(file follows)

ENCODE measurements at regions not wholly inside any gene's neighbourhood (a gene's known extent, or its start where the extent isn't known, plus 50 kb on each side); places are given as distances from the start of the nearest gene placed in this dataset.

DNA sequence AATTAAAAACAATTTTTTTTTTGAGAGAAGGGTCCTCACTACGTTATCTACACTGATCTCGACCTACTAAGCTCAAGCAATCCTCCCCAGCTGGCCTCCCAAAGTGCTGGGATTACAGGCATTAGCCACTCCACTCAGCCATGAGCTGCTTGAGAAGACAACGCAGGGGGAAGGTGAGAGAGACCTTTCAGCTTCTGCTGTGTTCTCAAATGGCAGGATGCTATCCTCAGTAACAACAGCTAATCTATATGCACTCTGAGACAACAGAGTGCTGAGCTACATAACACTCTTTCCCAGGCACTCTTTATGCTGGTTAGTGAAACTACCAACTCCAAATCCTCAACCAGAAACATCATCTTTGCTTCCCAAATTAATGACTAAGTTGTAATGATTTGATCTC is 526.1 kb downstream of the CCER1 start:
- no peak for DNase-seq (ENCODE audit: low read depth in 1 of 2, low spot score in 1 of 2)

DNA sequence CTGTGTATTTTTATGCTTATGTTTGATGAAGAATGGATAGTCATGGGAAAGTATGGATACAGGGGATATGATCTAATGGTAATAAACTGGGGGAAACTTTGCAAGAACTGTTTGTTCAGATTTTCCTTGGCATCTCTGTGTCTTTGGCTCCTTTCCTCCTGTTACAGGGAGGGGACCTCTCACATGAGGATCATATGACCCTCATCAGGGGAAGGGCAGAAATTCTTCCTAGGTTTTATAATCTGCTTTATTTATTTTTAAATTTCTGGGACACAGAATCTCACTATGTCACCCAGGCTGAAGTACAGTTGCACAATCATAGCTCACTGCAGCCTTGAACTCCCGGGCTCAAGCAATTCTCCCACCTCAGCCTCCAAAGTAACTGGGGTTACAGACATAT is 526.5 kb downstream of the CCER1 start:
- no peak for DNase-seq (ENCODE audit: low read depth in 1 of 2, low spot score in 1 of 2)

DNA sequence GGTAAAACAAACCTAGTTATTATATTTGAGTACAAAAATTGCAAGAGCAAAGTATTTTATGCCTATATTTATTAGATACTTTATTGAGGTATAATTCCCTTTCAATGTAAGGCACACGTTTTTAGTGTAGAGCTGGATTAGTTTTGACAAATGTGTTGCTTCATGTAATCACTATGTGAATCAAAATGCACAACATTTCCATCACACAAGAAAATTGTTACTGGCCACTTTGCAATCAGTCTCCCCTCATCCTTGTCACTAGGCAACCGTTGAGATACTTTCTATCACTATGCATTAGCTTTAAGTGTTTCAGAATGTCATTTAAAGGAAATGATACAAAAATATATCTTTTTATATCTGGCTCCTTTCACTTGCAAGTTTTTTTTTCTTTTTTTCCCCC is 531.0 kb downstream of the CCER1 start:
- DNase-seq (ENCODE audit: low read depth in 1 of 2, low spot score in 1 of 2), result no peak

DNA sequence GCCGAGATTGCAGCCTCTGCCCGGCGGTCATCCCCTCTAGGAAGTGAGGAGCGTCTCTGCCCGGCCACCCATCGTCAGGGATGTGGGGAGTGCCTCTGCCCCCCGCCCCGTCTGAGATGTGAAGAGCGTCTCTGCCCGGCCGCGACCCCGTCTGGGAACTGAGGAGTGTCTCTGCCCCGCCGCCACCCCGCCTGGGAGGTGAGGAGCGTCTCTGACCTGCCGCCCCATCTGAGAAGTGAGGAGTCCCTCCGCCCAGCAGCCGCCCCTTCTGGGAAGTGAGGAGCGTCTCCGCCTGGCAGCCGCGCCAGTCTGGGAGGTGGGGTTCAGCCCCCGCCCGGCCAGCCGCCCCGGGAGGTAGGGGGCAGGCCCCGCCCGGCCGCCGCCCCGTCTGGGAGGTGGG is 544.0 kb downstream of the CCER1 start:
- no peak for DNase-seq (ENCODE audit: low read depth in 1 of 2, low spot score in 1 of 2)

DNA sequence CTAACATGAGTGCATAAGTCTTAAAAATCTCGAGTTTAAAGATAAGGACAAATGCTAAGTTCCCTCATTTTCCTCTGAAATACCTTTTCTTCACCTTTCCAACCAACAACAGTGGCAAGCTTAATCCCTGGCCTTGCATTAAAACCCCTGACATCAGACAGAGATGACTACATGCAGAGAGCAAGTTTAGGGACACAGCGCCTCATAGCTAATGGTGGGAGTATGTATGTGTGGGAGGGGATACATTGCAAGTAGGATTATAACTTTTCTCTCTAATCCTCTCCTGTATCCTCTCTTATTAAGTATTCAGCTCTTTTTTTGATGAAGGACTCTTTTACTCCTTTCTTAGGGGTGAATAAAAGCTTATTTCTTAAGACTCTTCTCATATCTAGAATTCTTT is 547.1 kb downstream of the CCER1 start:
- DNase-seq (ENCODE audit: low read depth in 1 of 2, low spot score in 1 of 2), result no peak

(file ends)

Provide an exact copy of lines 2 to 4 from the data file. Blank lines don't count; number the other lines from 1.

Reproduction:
DNA sequence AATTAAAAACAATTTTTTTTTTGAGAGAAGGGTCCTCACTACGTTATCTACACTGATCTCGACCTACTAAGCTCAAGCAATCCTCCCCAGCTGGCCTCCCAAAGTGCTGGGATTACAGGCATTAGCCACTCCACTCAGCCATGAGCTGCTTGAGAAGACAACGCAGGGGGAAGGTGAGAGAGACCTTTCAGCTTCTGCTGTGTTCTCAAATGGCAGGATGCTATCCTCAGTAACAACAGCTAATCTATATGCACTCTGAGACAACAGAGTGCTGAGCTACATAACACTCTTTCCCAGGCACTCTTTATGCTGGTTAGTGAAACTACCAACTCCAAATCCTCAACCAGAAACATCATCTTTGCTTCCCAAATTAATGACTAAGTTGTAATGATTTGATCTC is 526.1 kb downstream of the CCER1 start:
- no peak for DNase-seq (ENCODE audit: low read depth in 1 of 2, low spot score in 1 of 2)

DNA sequence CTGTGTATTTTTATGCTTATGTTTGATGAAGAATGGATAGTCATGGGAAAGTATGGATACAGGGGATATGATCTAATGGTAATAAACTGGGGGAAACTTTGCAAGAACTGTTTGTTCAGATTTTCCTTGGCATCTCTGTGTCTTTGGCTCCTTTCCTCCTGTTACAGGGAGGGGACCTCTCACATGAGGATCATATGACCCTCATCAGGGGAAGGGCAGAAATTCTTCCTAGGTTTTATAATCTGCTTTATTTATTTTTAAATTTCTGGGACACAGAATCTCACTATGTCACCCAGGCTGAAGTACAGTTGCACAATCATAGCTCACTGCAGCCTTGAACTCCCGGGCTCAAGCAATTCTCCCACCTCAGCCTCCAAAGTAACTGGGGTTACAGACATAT is 526.5 kb downstream of the CCER1 start: